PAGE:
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Man who shot into Commonwealth Skybar is sentenced

A Charlottesville man will serve one year in jail after a shooting at a Downtown Mall restaurant in July.

Tayveyon Laric Brown, 19 was charged with felony malicious shooting into an occupied dwelling after he fired several shots in Commonwealth Skybar during a crowded Friday night.

Brown had just turned 18 when he was arrested; he was a recent high school graduate with plans to attend college in Pennsylvania later that same month.

Prior to his sentencing, the commonwealth presented evidence that shed more light on why Brown shot his gun.

Nina-Alice Antony, senior-assistant commonwealth’s attorney for the city, said Brown was very lucky that none of the bullets struck anyone. One of the bullets likely would have struck a woman in Commonwealth Skybar had she not moved after hearing the first gunshot.

“I’m not telling you this to make you feel bad, but you need to understand that your actions could have very easily caused serious harm or even death,” Antony said to Brown.

During testimony, Brown told Antony he had fired the shots after being denied entry to a party across the street from Commonwealth Skybar. He said it had not been his intention to harm anyone, but that he let his anger get the better of him.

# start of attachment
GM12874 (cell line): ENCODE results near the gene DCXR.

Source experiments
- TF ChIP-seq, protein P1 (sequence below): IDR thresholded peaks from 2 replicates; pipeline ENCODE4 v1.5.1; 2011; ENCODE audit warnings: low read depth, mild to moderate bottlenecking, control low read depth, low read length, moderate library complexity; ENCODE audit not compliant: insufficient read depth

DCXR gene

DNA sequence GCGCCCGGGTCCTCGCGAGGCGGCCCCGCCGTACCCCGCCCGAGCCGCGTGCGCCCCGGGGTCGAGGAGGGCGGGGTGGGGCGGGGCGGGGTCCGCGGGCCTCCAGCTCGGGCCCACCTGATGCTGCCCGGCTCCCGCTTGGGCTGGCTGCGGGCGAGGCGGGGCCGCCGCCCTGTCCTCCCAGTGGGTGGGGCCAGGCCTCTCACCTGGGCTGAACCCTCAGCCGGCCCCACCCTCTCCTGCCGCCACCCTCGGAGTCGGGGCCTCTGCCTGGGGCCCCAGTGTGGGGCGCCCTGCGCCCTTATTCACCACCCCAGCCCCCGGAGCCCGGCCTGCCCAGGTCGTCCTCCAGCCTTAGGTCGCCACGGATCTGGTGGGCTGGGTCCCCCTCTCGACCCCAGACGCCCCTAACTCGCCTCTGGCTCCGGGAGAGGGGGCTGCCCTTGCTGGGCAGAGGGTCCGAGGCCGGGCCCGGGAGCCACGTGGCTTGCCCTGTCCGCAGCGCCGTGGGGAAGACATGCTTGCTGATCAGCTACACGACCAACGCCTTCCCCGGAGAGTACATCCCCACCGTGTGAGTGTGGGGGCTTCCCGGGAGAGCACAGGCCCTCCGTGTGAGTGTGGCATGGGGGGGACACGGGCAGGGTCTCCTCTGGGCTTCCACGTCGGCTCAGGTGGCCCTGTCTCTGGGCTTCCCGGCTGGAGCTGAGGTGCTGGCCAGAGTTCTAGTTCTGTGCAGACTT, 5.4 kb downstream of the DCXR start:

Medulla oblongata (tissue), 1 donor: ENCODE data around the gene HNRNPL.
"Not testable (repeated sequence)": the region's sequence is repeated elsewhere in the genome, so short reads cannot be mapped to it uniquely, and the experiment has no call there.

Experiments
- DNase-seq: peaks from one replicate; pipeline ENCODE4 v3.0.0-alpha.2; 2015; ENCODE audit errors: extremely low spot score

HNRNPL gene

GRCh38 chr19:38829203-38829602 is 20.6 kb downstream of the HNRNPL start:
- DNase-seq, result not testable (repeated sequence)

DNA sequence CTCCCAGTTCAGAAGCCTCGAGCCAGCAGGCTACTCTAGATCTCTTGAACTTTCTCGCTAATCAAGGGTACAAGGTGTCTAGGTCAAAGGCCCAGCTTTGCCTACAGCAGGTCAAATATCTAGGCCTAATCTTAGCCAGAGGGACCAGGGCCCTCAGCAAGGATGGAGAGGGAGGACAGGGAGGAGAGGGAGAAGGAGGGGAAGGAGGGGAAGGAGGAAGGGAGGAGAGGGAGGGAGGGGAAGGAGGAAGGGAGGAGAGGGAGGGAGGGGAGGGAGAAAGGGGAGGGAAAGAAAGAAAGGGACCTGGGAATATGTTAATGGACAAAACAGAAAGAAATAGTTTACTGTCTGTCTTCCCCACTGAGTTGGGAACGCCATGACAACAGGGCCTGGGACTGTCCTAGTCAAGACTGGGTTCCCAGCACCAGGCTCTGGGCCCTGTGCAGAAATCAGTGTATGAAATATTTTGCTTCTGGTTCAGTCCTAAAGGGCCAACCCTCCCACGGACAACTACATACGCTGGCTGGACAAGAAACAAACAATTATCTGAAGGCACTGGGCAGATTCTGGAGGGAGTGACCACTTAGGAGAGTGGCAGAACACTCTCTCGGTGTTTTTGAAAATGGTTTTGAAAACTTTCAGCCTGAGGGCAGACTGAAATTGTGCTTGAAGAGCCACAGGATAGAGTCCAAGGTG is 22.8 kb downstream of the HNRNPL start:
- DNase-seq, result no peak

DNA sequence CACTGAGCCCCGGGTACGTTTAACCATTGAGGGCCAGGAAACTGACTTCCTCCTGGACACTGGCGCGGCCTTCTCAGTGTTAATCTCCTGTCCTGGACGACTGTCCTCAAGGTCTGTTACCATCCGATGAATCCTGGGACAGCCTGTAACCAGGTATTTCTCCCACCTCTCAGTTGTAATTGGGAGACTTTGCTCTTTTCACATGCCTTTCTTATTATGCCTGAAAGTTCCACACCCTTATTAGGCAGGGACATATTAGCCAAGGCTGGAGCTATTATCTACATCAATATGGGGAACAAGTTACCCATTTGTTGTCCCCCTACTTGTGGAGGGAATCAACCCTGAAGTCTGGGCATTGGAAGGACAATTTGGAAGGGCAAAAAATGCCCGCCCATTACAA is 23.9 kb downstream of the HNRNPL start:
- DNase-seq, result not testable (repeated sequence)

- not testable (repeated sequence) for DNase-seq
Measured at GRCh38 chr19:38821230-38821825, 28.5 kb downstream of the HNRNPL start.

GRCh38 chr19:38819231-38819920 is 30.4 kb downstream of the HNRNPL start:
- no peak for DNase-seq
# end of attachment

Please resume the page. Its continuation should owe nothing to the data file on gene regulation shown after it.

Brown also admitted to being under the influence of Xanax at the time, something he would use to self-medicate his anger.

“Xanax helped me with my anger, calmed me down and made me feel better,” he said.

Since his arrest, Brown said he has been diagnosed as having bipolar disorder and received treatment while behind bars. He also has attended anger management and substance abuse classes.

Antony said that while the commonwealth was pleased to see Brown getting help, his actions were serious and warranted a sentence above the guidelines, which recommend probation with no jail time.

The commonwealth requested an 18-month active sentence, with time served factored in.

Brown’s attorney agreed with the prosecution that some jail time was appropriate, but requested a shorter active sentence of 12 months.

After mulling the decision for several minutes, Judge Daniel Bouton sided with the defense and sentenced Brown to 10 years in jail with all but 12 months suspended. After Brown is released from jail, he must join the Community Corrections Alternative Program and remain on supervised probation for three years.

“It’s not your fault that you have a mental health condition — it’s not different than a physical condition, in that sense — but you’ve got to take responsibility for your actions and how you react,” Bouton said to Brown.


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